The growing unity in psychiatry is evident in several ways. Biological and psychosocial approaches have been largely reconciled with a general recognition that genetic and environmental factors interact, and that psychological processes are based in and can influence neurobiological mechanisms. At the same time, the common ground between the different psychodynamic theories has been recognized, and is widely accepted as more valuable than the differences between them.
The practice of psychiatry is increasingly similar in different countries, with the remaining variations related more to differences between national systems of health care and the resources available to clinicians, than to differences in the aims of the psychiatrists working in these countries. This unity of approach is reflected in this book whose authors practise in many different countries and yet present a common approach. In this respect this textbook differs importantly from others which present the views of authors drawn predominantly from a single country or region.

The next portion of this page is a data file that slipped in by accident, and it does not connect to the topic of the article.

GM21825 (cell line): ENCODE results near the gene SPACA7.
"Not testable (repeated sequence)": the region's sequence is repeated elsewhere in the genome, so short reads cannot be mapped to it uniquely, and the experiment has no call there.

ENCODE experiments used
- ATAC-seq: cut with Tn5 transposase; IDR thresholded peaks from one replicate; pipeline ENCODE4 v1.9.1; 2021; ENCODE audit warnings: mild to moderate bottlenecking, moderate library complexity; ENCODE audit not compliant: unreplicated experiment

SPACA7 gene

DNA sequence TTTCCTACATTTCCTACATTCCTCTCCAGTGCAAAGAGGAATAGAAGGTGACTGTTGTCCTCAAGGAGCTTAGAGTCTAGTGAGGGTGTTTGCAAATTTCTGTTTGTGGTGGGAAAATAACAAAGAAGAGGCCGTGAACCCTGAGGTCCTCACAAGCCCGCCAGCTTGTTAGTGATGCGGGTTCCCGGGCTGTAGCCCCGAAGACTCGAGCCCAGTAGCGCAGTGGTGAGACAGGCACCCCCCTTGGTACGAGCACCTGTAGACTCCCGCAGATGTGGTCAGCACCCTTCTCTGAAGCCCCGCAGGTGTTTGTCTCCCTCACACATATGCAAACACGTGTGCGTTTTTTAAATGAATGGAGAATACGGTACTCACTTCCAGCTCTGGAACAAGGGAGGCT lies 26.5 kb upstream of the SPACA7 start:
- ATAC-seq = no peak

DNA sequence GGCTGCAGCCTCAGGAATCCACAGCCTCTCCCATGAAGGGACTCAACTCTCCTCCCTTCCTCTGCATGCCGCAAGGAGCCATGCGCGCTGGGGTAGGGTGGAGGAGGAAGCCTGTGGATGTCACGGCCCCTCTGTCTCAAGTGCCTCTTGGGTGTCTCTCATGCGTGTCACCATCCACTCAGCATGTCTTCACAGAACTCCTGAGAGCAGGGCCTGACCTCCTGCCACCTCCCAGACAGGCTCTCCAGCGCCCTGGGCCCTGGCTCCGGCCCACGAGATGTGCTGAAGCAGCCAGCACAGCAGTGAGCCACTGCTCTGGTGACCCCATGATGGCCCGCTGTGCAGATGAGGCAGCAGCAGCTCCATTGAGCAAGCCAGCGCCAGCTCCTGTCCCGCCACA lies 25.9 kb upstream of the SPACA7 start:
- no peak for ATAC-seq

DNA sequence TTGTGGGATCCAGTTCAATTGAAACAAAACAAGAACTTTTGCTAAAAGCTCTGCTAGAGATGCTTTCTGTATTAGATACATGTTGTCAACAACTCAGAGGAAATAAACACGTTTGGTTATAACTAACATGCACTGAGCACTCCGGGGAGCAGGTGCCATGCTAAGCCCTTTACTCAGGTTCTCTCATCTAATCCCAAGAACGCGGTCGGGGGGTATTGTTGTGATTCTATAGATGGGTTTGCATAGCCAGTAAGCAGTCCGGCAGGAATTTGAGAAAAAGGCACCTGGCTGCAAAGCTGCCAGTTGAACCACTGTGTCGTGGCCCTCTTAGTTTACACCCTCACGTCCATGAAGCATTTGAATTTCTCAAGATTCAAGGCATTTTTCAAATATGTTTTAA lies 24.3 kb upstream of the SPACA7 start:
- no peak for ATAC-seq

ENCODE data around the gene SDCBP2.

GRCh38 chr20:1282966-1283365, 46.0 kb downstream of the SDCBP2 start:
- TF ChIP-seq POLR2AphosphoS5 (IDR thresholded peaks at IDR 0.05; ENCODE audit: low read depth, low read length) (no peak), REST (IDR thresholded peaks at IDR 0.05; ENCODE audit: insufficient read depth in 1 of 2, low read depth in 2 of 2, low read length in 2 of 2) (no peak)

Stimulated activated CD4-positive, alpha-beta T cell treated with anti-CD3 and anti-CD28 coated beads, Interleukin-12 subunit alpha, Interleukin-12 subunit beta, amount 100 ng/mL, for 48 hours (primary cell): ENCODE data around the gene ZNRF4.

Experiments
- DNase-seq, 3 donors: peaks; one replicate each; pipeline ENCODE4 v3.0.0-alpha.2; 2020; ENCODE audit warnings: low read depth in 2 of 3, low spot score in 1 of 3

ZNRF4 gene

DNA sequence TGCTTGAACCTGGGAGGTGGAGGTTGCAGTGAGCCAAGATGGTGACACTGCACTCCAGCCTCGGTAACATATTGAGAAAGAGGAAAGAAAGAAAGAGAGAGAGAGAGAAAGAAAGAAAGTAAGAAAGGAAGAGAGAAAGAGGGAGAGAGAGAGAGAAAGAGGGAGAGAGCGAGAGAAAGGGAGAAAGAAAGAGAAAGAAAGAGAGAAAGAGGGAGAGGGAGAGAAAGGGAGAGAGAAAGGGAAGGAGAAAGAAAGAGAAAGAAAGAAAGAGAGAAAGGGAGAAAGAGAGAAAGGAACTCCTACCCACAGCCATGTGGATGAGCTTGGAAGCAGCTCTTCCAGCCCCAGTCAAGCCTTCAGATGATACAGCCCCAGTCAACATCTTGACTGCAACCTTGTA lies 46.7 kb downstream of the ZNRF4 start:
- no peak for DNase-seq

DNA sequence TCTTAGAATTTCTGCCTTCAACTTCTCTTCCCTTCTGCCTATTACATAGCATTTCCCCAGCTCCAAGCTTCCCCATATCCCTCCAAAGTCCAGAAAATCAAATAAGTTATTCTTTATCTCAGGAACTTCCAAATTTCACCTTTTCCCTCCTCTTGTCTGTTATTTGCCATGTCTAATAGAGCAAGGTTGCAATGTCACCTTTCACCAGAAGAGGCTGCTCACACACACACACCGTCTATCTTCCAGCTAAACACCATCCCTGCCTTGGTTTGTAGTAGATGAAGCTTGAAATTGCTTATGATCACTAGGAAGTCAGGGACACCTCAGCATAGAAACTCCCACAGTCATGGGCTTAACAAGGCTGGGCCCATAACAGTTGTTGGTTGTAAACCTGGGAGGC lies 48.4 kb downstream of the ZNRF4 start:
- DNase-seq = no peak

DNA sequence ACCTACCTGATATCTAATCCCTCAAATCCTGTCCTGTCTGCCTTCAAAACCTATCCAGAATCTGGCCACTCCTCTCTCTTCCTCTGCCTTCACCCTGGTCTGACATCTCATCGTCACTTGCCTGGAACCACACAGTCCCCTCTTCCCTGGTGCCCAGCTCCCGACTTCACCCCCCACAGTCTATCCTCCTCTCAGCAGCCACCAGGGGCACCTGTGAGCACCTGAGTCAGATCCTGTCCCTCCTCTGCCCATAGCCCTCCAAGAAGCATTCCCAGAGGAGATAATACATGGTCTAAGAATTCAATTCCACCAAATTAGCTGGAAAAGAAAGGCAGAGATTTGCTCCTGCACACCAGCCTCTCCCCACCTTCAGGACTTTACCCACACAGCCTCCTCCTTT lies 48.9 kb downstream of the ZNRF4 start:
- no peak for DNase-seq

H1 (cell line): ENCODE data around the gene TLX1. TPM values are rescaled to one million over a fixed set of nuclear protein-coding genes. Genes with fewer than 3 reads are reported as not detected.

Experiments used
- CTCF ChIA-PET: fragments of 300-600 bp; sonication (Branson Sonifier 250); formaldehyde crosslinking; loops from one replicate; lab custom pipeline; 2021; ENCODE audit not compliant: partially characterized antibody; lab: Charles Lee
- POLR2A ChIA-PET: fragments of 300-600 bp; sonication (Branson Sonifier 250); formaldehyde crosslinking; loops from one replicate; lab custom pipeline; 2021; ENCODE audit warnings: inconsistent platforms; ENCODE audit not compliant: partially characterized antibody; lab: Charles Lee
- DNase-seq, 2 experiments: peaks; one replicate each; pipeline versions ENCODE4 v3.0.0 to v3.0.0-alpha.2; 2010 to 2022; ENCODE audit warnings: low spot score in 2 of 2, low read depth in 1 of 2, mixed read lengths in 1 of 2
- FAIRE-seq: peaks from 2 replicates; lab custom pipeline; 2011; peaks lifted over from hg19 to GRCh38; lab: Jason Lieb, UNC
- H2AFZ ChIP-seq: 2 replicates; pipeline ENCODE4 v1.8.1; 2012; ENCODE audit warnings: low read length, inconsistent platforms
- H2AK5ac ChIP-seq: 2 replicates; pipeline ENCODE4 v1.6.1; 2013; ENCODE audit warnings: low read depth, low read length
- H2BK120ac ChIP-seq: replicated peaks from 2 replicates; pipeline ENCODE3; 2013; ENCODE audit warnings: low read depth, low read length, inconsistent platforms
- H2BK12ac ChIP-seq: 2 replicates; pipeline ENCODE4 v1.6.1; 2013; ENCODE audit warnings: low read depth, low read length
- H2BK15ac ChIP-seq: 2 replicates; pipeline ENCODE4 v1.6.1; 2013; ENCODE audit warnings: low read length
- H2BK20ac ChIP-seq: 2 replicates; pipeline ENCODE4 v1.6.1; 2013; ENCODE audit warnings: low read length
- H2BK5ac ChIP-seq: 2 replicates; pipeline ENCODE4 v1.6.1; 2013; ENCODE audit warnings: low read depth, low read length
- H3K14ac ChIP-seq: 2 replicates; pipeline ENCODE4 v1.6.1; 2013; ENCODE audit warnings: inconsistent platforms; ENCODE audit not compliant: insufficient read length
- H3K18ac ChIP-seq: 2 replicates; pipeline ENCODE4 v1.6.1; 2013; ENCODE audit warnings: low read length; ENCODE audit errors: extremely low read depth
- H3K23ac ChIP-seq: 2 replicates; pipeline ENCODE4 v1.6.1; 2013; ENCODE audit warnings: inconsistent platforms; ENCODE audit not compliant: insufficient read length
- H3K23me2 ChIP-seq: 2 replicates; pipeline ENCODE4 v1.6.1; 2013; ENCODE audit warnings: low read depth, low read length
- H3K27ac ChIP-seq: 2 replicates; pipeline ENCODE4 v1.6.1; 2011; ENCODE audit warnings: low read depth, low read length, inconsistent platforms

Greater agreement about diagnosis and nosology has led to a better understanding of how different treatment approaches are effective in different disorders. The relative specificity of psychopharmacological treatments is being matched increasingly by the specificity of some of the recently developed psychological treatments, so that psychological treatment should no longer be applied without reference to diagnosis, as was sometimes done in the past.
Was this article helpful?